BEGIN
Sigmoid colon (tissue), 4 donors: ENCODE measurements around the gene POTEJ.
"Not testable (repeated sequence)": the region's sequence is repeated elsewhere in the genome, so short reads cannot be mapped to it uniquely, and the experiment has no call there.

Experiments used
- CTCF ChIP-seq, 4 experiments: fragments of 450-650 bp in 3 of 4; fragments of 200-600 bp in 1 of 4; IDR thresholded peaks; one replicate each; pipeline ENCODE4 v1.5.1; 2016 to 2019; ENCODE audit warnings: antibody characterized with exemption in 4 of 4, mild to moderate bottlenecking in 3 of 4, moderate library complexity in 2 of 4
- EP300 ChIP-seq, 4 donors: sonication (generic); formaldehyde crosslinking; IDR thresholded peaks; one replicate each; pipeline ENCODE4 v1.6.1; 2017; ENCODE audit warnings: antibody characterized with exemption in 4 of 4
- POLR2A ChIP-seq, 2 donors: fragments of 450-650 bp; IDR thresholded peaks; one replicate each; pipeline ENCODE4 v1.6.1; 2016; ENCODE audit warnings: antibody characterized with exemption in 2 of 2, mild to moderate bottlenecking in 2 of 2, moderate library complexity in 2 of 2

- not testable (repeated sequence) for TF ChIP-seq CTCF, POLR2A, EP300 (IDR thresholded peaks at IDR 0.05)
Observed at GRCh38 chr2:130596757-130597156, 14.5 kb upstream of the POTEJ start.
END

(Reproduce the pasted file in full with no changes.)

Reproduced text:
Sigmoid colon (tissue), 4 donors: ENCODE measurements around the gene POTEJ.
"Not testable (repeated sequence)": the region's sequence is repeated elsewhere in the genome, so short reads cannot be mapped to it uniquely, and the experiment has no call there.

Experiments used
- CTCF ChIP-seq, 4 experiments: fragments of 450-650 bp in 3 of 4; fragments of 200-600 bp in 1 of 4; IDR thresholded peaks; one replicate each; pipeline ENCODE4 v1.5.1; 2016 to 2019; ENCODE audit warnings: antibody characterized with exemption in 4 of 4, mild to moderate bottlenecking in 3 of 4, moderate library complexity in 2 of 4
- EP300 ChIP-seq, 4 donors: sonication (generic); formaldehyde crosslinking; IDR thresholded peaks; one replicate each; pipeline ENCODE4 v1.6.1; 2017; ENCODE audit warnings: antibody characterized with exemption in 4 of 4
- POLR2A ChIP-seq, 2 donors: fragments of 450-650 bp; IDR thresholded peaks; one replicate each; pipeline ENCODE4 v1.6.1; 2016; ENCODE audit warnings: antibody characterized with exemption in 2 of 2, mild to moderate bottlenecking in 2 of 2, moderate library complexity in 2 of 2

- not testable (repeated sequence) for TF ChIP-seq CTCF, POLR2A, EP300 (IDR thresholded peaks at IDR 0.05)
Observed at GRCh38 chr2:130596757-130597156, 14.5 kb upstream of the POTEJ start.